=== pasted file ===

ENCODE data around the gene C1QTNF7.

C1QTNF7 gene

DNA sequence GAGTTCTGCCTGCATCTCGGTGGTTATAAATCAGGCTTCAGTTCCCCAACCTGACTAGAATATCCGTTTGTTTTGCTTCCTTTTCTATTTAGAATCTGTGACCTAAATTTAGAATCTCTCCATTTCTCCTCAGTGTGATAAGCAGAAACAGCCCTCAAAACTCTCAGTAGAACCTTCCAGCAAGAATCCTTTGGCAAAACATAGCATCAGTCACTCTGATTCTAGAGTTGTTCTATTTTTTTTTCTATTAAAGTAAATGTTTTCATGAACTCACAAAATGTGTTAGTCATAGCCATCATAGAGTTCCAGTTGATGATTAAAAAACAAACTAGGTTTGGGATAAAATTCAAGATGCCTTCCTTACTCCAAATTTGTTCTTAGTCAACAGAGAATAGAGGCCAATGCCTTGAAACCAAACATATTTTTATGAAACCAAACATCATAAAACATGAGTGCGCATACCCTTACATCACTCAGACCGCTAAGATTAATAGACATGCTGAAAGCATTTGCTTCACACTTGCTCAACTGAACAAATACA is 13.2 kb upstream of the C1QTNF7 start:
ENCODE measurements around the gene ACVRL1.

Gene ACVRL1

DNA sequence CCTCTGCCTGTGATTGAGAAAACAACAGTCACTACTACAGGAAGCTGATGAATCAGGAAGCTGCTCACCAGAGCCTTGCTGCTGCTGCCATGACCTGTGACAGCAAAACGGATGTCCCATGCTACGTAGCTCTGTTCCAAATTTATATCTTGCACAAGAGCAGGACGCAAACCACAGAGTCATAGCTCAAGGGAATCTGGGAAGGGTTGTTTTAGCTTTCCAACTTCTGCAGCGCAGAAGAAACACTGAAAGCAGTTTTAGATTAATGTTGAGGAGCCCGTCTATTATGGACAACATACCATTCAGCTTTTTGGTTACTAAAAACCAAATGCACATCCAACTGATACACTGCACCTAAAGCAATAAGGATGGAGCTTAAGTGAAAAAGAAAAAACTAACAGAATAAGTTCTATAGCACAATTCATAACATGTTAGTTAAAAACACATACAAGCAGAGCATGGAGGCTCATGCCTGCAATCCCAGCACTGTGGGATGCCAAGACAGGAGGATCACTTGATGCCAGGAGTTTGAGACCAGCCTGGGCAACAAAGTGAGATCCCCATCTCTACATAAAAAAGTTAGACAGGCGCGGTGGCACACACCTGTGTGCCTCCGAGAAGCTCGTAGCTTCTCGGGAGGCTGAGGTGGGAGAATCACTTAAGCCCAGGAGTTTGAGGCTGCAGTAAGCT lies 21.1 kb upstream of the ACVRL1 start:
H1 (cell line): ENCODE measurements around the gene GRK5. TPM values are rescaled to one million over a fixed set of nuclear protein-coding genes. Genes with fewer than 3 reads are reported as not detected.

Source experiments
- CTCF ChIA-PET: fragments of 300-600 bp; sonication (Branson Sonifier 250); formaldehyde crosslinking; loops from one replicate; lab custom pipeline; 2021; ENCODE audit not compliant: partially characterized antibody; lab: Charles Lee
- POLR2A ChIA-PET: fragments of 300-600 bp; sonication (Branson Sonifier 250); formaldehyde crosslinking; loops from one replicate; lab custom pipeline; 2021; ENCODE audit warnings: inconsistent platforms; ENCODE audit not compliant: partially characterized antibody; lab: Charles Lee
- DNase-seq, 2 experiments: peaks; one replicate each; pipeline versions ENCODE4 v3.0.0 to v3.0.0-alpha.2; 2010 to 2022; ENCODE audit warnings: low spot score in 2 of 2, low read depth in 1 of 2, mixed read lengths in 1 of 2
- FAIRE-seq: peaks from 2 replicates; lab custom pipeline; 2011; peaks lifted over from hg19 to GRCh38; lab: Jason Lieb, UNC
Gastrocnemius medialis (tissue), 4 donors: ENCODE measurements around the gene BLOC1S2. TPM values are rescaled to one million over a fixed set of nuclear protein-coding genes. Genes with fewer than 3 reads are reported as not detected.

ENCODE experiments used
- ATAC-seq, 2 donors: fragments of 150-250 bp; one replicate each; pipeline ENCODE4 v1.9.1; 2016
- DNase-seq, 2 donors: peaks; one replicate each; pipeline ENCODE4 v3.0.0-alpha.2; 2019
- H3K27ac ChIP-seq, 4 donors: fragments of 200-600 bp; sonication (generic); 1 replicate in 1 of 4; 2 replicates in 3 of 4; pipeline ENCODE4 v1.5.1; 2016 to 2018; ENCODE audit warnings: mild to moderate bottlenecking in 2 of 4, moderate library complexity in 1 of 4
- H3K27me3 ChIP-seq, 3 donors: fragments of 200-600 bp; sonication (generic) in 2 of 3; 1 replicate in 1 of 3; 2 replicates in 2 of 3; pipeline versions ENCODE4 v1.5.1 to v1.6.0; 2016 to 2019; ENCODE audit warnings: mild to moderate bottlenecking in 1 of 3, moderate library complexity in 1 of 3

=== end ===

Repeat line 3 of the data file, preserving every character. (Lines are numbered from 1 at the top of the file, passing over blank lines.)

DNA sequence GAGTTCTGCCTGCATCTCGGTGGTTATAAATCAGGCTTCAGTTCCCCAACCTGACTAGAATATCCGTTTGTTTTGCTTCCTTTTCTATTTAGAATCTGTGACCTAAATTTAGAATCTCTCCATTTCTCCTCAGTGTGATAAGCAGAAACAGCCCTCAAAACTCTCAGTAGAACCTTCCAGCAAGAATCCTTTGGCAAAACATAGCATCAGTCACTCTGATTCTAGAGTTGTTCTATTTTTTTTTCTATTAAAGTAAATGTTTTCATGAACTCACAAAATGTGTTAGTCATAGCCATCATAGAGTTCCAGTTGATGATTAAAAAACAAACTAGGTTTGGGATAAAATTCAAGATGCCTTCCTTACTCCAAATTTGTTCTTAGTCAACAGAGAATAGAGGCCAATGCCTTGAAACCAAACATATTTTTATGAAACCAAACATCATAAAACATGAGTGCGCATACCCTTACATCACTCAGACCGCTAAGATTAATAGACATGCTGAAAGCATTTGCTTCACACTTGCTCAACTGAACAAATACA is 13.2 kb upstream of the C1QTNF7 start: